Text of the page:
Oversupply of luxury rental apartments in Manhattan continued to put downward pressure on pricing last month.
As a result, both the median and average rents for $10,000-plus leases signed in February fell by double-digit percentage points compared to a year ago, according to data compiled for Mansion Global by Miller Samuel Inc. and Douglas Elliman as well as from their monthly rental report released Thursday.
There were 126 new leases transacted in February with a rent of $10,000 or more per month, up 26% from the same period last year. However, the average price of these so-called super-luxury rentals fell 22% from $20,108 to $15,659, while the segment’s median rent also declined 11% year-over-year to $12,925 per month.
“This market is still oversaturated with new developments, mostly skewed toward the high-end market, coming onto the market,” said Jonathan Miller, chief executive of Miller Samuel and author of the Douglas Elliman report.
The most expensive lease signed in February was for a townhouse on 94th Street on the Upper East Side. While the five-bedroom, six-bathroom home is offered for sale at $26.9 million, it found a renter for $75,000 a month, according to Mr. Miller and listing site StreetEasy.
In terms of the overall luxury rental market in Manhattan, defined as the top 10% most expensive leases—389 leases with a monthly rent of $6,395 or more—the average rent fell 5.8% year-over-year to $10,333. The median rent for that segment rose 6.4% to $8,495 per month, though, due to an uptick in the number of pricier leases.
|Manhattan Luxury Rental Market in February|
|Price points||# of leases||Y-O-Y||Median rent||Y-O-Y|
|Top 1%, $15,000+||40||-13%||$20,500||-5.2%|
|Top 3%, $10,000+||126||26%||$12,925||-11%|
|Top 10%, $6,395+||389||6.9%||$8,495||6.4%|
|Overall rental market||3,881||6.8%||$3,300||-1.5%|
|Source: Douglas Elliman & Miller Samuel|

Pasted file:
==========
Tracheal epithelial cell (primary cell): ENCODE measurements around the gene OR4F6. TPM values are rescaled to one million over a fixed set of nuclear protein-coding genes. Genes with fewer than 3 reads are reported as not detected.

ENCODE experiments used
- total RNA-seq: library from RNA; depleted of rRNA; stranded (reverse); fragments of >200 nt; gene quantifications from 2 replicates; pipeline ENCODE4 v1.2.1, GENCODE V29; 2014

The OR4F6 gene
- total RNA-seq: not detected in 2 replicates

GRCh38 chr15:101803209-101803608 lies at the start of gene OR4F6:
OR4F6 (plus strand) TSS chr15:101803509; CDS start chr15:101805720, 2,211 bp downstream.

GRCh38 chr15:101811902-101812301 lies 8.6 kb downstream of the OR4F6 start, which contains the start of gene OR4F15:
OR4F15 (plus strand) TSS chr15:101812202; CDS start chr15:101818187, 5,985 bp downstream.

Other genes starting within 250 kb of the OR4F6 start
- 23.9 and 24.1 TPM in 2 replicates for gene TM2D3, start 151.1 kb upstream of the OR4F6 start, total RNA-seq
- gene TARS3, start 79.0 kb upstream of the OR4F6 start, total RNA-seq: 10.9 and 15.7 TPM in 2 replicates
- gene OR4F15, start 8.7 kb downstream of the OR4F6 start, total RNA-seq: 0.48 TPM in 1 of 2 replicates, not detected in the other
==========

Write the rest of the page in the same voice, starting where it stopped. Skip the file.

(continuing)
Landlord concessions remain prevalent
Faced with competition, landlords for luxury apartments continued to make concessions to entice potential renters. About 163, or 42%, of new luxury leases signed in February, came with sweeteners, such as a free month’s rent and/or payment of the broker’s fee.
In the overall rental market, the percentage of leases with concessions was even higher, at 48%, although for different reasons than luxury rentals, Mr. Miller said.
“Non-luxury landlords were offering concessions because they were over-aggressive in pricing, being inspired by luxury asking rents,” Mr. Miller said.
The median rent for all 3,881 Manhattan leases signed in February was 3,300, down 1.5% from the same month in 2017. Taking concessions into account, the net effective rent was $3,168, down 2.8% from February 2017.
A separate report by Citi Habitats, also released Thursday, had a similar narrative about Manhattan’s rental market. About 46% of rental transactions it brokered were sweetened with landlord concessions.
“Landlords are taking a proactive approach to temper resistance to current rents,” said Gary Malin, president of Citi Habitats, in the report. “Through moderation in pricing and the continued use of concessions, they have been able to consistently reduce vacancy rates—while providing attractive opportunities for apartment seekers.”
Manhattan’s vacancy rate stood at 1.74% in February, marking the third consecutive month of vacancy-rate declines, according to Citi Habitats.
The most expensive area for renters overall was SoHo/Tribeca, which had a median rent of $5,300 per month in February, the brokerage found.
Follow Mansion Global:Facebook | Twitter | Instagram | LinkedIn | Messenger
Write to us: email@example.com